July 28, 2017

Where to invest in Irish property? The least favourite locations…

Irish property

There is place across Ireland that make Irish property appear way to expensive and unaffordable, tarnishing the real estate market reputation.

Ranelagh is the most expensive place to buy a house in Ireland and it is also the worst for investment yields.

From a property investor perspective, it is essential to stay on top and have an interest in a number of things, like capital appreciation, low maintenance costs, a good flow of tenants and the rental yield the property generates.

But what is rental yield? It is a simple metric used by investors to calculate the potential return on a property. This is done by working out how much cash an asset generates annually as a percentage of the value. Yields can vary across the country, which is a foreseen outcome, just like rents and property prices vary accordingly.

Where is advised not to invest in Irish property?

The Central Statistics Office figures highlighted that where the rental yields were the poorest, the locations were the same for the worst place to invest in. The average sale price in April was €706,741 – Ranelagh, Rathmines and Rathgar – and in these areas also had the country’s lowest rental yield too (of just 3.6%). This was followed by Dublin (Ballsbridge and Donnybrook) at 3.9%.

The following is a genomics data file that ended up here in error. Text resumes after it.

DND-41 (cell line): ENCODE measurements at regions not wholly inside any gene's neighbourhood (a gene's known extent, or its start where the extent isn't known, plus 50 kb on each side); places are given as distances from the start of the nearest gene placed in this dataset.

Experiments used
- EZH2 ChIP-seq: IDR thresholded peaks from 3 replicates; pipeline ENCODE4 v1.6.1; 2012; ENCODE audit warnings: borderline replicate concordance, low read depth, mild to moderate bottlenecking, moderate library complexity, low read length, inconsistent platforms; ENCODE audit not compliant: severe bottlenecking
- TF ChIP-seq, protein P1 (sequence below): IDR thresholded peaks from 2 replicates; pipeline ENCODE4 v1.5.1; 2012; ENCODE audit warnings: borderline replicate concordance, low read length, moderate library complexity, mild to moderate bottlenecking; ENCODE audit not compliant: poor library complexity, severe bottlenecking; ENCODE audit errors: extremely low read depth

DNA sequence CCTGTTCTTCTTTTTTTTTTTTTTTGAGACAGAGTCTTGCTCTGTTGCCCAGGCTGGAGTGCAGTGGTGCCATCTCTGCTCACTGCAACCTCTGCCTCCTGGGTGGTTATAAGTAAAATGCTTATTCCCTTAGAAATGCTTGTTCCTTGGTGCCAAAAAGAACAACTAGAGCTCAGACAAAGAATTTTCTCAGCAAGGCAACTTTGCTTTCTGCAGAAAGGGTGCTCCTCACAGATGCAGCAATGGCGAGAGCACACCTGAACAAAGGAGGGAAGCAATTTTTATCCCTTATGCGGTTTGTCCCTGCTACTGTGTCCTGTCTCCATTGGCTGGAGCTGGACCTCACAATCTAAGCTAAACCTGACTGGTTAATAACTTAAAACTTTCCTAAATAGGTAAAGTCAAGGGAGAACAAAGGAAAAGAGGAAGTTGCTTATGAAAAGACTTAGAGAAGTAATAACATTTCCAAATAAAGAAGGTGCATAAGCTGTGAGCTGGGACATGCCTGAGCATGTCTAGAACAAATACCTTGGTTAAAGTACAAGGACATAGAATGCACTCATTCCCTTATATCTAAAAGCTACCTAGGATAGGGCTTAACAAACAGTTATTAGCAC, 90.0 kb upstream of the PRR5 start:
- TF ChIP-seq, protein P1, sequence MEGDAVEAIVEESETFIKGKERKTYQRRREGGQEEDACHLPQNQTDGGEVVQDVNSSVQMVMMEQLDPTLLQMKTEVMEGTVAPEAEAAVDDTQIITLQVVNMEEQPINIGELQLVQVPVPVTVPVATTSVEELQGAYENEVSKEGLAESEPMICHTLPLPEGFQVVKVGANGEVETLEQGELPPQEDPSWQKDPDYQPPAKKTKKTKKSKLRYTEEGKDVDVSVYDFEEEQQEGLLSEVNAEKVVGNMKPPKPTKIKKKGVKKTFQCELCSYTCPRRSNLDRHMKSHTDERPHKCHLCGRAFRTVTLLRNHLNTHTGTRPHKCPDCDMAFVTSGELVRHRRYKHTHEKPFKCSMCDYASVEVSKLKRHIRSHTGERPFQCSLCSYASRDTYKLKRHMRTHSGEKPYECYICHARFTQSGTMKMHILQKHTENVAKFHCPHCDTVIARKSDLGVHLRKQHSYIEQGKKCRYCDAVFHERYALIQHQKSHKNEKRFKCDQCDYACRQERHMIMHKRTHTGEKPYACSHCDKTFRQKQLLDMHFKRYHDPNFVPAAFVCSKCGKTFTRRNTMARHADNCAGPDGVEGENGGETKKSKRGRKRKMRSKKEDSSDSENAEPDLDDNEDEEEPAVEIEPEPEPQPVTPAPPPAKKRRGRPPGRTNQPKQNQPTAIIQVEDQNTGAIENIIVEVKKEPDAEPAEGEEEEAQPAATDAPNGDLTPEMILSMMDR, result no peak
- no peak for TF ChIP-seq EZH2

The areas around Dublin do vary in relation to rental prices, though. In one part of Dublin, rent was €2,092 whereas in another area it was €1,507. The average sale price in Ranelagh is more than three times the price of the average property in Ballyfermot. Co Cork has the lowest percentage of yield outside of Dublin at just 4.3%, followed by Co Limerick at 4.5%, Wicklow at 4.5% and Co Galway at 4.8%.

However, Ireland, in general, is performing a lot better in the housing market compared to the rest of Europe, with the lowest Irish yield on a par with UK averages.

So where are the best places to invest? In Dublin, the best places to invest are those where the growth in rent has outgrown the growth in property prices. Some areas across Dublin, as previously mentioned, are producing higher rental yields in the country compared to other locations. Average sale prices are fluctuating too, depending on the size and location of the property. Irish property is certainly under demand, which is why understanding where the best and worst locations to invest in is super important for making wise property decisions.

Outside of Dublin, increased prices are starting to squeeze yields, despite there being an attractive amount of numbers on offer. So depending on the location, the situation for the real estate market in Ireland definitely varies.

Be sure to check out the current state but definitely consider the option and buy a house in Ireland where the landscapes are exceptionally beautiful!

Written by Gemma Smith

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